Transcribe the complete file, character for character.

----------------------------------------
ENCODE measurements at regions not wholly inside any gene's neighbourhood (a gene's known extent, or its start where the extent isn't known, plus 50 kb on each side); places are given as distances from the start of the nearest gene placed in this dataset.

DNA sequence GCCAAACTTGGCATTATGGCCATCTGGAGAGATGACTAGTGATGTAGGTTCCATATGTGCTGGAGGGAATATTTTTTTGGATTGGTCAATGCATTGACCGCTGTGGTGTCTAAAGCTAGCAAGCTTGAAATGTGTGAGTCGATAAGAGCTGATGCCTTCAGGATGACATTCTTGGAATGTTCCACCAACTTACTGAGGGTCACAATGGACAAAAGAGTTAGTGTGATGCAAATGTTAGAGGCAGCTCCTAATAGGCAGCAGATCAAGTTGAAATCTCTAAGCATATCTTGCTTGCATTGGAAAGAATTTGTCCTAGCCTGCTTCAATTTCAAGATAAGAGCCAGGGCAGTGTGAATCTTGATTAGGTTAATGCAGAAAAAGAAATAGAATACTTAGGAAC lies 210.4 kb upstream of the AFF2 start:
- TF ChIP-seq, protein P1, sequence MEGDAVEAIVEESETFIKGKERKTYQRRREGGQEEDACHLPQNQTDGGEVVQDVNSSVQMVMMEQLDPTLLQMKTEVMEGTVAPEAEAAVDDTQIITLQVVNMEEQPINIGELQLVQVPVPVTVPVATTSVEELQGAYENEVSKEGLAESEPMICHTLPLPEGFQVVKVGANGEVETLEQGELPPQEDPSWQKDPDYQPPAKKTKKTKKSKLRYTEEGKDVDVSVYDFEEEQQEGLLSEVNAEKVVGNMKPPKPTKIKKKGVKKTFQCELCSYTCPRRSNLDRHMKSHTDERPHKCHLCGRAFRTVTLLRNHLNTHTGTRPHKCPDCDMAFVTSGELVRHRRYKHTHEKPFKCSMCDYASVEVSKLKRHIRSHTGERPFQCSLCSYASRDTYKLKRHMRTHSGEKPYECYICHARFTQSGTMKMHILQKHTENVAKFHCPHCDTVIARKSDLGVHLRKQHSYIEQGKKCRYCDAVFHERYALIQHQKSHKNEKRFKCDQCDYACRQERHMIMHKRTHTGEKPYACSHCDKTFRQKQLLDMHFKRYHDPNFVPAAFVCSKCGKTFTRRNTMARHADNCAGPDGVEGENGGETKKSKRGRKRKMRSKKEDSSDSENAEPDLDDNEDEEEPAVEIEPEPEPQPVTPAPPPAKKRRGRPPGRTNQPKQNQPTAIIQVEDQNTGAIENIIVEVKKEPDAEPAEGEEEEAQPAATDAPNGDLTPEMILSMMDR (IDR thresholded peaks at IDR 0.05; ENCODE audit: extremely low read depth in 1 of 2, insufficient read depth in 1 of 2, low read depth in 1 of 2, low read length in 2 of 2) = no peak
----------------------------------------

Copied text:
ENCODE measurements at regions not wholly inside any gene's neighbourhood (a gene's known extent, or its start where the extent isn't known, plus 50 kb on each side); places are given as distances from the start of the nearest gene placed in this dataset.

DNA sequence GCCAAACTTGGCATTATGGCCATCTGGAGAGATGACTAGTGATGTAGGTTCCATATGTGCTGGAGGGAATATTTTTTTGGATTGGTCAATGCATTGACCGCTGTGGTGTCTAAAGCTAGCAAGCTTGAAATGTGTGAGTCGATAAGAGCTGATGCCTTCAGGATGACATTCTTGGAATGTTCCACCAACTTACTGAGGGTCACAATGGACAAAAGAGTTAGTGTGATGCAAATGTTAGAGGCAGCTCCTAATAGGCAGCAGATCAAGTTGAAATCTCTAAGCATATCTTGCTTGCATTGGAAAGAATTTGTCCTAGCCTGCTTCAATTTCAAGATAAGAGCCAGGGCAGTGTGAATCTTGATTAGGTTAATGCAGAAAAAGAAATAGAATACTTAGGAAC lies 210.4 kb upstream of the AFF2 start:
- TF ChIP-seq, protein P1, sequence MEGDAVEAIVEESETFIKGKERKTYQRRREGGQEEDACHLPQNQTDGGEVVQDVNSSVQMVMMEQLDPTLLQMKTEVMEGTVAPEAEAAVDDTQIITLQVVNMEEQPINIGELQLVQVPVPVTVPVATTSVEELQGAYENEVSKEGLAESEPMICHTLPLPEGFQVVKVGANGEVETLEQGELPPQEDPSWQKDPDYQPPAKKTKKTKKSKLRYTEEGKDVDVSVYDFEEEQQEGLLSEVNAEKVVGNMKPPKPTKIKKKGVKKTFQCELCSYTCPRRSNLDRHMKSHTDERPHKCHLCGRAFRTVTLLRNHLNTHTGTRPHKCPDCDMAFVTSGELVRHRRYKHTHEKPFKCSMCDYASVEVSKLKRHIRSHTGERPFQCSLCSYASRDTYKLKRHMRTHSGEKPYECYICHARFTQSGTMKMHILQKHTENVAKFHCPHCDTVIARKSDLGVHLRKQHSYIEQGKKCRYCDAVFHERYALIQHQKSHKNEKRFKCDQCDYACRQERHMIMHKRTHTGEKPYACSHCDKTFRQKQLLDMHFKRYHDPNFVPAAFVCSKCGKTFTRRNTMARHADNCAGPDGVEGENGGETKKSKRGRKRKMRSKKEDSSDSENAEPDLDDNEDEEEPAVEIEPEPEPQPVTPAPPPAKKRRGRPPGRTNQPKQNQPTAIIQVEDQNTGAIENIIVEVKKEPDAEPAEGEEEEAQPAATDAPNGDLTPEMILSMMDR (IDR thresholded peaks at IDR 0.05; ENCODE audit: extremely low read depth in 1 of 2, insufficient read depth in 1 of 2, low read depth in 1 of 2, low read length in 2 of 2) = no peak